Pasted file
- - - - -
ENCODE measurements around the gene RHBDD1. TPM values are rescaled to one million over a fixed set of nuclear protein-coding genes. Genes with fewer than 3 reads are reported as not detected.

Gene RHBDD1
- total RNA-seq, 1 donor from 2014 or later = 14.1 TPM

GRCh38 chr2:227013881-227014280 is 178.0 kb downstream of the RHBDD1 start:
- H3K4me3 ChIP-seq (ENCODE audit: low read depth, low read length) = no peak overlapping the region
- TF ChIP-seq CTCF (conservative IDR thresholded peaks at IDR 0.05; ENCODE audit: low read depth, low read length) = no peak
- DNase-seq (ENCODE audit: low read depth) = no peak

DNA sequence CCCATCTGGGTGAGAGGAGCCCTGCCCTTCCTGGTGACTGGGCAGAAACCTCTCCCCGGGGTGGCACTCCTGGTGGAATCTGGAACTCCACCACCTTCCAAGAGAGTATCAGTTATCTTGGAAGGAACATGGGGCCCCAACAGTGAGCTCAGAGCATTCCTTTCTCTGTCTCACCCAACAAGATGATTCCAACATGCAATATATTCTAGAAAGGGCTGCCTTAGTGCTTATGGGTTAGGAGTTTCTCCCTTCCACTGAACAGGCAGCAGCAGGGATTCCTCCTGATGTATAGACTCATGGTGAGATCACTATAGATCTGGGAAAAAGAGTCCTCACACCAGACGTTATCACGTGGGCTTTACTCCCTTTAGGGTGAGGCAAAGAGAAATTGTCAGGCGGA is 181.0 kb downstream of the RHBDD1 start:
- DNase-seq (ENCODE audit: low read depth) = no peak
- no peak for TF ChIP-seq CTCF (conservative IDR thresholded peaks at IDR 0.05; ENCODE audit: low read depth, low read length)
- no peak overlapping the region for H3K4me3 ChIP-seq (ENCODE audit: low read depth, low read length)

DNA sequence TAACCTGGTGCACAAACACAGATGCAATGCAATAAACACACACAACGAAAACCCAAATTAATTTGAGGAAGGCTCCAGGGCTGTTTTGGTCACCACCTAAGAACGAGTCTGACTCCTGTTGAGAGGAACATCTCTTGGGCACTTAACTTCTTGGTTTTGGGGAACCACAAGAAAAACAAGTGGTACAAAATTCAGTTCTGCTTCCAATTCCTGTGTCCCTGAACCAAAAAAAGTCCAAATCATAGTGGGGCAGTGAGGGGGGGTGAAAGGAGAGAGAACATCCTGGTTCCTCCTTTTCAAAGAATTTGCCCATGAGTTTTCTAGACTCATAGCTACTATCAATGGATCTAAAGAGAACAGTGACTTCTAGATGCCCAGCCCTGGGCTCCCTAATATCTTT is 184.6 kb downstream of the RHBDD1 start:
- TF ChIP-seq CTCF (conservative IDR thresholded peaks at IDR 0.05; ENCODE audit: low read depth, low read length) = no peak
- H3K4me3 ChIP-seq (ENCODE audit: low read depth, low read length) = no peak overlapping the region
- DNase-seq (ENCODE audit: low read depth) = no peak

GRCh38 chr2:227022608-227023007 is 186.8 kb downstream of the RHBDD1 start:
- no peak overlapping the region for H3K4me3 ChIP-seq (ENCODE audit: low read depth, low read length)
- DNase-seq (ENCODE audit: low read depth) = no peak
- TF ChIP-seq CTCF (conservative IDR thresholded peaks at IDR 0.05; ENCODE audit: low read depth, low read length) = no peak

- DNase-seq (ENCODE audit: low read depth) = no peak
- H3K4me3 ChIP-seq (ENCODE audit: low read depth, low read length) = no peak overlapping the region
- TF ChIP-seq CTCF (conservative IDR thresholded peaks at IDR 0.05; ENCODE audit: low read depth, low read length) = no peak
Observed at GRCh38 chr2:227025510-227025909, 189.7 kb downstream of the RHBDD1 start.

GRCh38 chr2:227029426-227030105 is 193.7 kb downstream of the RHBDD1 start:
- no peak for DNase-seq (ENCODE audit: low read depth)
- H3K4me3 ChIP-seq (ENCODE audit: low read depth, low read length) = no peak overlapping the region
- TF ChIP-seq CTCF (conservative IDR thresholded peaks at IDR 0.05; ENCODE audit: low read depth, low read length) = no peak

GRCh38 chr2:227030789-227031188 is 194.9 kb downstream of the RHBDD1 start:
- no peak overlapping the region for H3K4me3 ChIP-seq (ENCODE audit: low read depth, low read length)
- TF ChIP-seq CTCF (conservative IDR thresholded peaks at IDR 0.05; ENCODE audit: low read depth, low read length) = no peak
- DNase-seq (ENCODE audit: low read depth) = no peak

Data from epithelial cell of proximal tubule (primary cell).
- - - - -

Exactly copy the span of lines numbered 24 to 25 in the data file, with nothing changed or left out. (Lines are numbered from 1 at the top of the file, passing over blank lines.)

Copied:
GRCh38 chr2:227029426-227030105 is 193.7 kb downstream of the RHBDD1 start:
- no peak for DNase-seq (ENCODE audit: low read depth)